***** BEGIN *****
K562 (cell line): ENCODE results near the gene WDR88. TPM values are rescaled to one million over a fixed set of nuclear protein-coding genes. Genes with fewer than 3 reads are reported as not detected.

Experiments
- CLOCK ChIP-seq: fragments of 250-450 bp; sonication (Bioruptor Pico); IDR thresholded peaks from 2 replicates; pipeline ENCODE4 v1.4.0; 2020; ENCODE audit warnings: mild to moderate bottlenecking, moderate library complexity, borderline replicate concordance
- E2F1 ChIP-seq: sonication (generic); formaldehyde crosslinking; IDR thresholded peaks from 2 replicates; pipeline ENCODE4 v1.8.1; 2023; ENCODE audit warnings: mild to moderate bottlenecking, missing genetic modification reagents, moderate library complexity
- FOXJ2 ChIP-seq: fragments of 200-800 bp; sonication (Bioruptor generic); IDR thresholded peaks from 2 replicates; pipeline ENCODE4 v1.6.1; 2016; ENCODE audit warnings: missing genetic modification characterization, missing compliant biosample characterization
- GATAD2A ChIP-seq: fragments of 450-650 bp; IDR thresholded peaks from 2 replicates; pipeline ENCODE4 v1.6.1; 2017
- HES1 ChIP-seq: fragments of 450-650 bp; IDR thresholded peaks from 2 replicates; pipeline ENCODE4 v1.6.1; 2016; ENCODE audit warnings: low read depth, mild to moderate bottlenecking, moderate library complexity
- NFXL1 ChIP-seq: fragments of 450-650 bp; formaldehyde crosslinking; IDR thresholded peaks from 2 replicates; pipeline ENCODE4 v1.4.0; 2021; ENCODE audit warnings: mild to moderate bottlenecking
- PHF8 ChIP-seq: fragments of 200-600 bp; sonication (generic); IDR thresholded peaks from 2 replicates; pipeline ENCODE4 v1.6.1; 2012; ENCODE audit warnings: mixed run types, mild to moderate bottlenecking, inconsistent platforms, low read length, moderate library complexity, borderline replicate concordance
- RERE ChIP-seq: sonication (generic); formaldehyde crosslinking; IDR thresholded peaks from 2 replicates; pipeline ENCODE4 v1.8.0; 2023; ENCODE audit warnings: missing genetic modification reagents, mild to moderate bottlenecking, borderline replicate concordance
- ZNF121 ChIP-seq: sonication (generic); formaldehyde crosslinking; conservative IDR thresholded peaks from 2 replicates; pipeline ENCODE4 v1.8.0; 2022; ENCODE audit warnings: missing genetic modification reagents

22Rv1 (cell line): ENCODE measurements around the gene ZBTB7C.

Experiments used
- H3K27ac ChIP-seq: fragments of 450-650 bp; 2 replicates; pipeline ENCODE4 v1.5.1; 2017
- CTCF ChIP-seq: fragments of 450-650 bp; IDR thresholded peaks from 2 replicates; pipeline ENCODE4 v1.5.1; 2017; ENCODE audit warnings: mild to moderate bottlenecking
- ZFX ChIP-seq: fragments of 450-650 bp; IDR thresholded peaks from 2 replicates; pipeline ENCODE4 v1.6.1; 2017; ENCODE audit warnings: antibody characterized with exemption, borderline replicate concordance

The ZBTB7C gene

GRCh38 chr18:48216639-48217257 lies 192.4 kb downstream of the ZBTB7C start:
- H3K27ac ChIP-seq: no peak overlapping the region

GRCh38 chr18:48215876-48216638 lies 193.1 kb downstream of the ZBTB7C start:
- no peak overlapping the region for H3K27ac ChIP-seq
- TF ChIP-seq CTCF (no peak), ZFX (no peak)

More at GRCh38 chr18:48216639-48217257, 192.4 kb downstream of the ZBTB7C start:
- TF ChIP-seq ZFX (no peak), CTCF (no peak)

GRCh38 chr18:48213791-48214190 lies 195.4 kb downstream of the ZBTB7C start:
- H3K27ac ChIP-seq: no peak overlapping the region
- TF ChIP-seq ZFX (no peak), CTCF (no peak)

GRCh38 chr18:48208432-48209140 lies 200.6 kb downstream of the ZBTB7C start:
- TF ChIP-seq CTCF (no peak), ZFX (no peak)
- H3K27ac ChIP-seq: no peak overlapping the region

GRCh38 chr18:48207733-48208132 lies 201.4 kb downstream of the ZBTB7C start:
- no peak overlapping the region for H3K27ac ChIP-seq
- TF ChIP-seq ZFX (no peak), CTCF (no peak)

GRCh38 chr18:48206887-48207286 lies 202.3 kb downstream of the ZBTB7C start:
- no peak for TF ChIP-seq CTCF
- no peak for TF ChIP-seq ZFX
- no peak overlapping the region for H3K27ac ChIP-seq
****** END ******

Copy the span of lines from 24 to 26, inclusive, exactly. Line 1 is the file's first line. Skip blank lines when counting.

- TF ChIP-seq ZFX (no peak), CTCF (no peak)

GRCh38 chr18:48213791-48214190 lies 195.4 kb downstream of the ZBTB7C start:
- H3K27ac ChIP-seq: no peak overlapping the region